A photographer and distinguished nonfiction writer’s account about starting over at midlife in New York City and falling in love with famed neurologist Oliver Sacks.
Looking for a fresh start after the sudden death of his long-term partner, Hayes (The Anatomist: A True Story of Gray's Anatomy, 2007, etc.) moved to Manhattan from San Francisco in 2009. He immediately felt at home in New York largely because the “city that never sle[pt]” was as much an insomniac as he was. The author quickly made friends with Sacks, with whom he had begun corresponding about The Anatomist. Not knowing whether Sacks was hetero- or homosexual, Hayes found himself “sort of smitten” with the eminent neurologist from the start. Shy and formal, Sacks was as ebulliently “boyish” as he was quirky and brilliant. As their relationship deepened, Hayes was also drawn into the magical restlessness that was New York. He took pictures, many of which he intersperses through the narrative, of everything from trees in winter and his beloved Oliver to young lovers and ex-cons. Hayes also diligently recorded his impressions—alongside conversations had and overheard—in personal journals, and he interweaves these observations throughout the book with anecdotes about his relationship with Sacks, who died of cancer in 2015. The author’s vignette-style recollections are especially endearing for the sensitive way they portray a 70-something Sacks coming into awareness of—and claiming—his own homosexuality as he fell in love with Hayes. But perhaps the greatest strength of the book is the way it weds one man’s openness to experience with what ultimately, and quite unexpectedly, became his two greatest passions: a closeted neurologist nearing the end of his life and a city in an endless state of flux and evolution.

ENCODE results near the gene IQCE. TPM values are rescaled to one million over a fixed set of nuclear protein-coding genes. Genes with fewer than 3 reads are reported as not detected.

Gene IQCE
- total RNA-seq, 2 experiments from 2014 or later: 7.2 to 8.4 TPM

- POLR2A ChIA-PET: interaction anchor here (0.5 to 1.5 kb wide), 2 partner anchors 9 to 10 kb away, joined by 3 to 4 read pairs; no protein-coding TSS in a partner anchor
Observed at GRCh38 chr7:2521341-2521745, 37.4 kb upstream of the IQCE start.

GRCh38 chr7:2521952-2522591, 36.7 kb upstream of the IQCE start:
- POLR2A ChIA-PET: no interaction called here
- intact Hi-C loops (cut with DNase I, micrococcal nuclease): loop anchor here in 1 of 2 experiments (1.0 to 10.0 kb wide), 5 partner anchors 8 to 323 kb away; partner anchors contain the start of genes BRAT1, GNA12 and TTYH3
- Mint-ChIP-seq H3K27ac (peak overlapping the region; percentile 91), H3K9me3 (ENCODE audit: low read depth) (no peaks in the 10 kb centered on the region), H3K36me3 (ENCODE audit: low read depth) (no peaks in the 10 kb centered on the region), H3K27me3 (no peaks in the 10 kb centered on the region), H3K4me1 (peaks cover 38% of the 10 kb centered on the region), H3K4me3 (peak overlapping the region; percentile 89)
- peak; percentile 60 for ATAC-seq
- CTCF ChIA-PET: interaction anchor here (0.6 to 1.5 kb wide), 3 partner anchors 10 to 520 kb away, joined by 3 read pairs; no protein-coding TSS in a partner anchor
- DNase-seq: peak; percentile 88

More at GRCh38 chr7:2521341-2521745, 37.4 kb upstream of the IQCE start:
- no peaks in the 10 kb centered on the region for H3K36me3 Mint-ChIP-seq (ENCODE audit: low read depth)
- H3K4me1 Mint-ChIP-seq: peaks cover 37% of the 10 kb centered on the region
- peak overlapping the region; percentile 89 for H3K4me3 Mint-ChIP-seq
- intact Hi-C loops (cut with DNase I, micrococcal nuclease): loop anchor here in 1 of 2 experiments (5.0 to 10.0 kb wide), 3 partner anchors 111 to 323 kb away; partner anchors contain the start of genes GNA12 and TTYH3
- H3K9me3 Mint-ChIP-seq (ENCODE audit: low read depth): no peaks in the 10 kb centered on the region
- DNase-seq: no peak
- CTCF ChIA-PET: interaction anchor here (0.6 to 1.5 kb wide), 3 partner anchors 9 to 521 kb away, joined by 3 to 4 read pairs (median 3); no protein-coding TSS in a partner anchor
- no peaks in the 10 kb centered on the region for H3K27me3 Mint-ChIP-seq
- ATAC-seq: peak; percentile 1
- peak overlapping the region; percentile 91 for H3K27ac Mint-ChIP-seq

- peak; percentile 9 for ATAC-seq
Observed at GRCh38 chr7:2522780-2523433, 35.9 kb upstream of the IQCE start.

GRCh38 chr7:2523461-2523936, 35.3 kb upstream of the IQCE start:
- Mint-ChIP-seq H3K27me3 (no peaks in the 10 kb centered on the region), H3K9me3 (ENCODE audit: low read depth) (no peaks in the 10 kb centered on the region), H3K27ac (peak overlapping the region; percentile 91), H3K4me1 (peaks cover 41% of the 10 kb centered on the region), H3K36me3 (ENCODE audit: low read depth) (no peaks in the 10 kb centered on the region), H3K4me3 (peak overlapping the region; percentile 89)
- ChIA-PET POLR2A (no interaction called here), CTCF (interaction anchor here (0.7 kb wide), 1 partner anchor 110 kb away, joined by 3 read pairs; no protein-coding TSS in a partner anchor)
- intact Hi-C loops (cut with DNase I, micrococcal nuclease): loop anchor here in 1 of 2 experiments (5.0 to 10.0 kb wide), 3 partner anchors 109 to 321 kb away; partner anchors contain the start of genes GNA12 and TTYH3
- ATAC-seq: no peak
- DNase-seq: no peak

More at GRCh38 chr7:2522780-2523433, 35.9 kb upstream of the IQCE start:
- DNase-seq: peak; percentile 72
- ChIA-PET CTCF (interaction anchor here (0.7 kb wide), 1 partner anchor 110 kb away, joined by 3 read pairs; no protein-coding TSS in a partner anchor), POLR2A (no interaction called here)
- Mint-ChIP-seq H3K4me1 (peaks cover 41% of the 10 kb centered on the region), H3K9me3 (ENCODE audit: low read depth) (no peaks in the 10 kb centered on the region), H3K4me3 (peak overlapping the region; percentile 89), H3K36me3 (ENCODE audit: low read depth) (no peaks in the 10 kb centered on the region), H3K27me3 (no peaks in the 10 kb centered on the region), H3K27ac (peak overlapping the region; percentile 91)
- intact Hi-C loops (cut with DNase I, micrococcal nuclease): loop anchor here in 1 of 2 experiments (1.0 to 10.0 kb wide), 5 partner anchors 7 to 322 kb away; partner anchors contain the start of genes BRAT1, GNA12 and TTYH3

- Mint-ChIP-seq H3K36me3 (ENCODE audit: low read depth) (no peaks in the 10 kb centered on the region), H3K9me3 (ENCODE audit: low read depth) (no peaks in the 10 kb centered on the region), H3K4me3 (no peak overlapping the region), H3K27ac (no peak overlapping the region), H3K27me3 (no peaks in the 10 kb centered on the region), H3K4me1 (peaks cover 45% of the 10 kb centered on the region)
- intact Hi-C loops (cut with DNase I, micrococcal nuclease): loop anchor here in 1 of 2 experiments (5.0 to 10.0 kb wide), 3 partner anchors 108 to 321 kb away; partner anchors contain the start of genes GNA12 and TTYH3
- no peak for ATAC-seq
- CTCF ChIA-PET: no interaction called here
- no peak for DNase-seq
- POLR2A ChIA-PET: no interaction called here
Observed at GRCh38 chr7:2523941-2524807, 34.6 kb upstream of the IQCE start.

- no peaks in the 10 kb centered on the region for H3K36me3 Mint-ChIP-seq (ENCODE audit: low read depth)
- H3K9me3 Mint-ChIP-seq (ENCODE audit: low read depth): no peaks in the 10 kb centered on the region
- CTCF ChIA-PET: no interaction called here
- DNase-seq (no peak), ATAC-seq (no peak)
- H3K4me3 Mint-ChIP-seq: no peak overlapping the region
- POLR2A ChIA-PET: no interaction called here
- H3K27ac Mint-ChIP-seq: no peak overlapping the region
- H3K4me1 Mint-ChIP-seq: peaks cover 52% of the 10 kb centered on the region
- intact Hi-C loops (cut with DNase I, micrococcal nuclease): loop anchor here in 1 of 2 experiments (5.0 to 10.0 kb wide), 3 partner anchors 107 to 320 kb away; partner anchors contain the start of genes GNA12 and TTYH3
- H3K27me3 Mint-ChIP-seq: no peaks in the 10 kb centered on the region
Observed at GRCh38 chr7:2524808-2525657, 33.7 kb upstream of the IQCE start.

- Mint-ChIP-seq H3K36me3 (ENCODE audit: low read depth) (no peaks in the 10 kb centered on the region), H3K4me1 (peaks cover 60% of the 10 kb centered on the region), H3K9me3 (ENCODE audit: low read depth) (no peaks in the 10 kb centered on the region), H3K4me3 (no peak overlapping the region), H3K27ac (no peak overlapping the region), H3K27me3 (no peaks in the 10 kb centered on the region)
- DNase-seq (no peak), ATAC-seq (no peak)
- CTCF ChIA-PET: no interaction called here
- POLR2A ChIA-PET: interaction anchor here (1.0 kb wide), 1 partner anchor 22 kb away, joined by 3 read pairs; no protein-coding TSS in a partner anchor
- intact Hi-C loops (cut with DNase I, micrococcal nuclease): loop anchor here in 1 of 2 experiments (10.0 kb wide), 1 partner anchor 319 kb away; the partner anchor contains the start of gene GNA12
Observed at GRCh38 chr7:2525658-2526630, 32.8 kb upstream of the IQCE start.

A unique and exuberant celebration of life and love.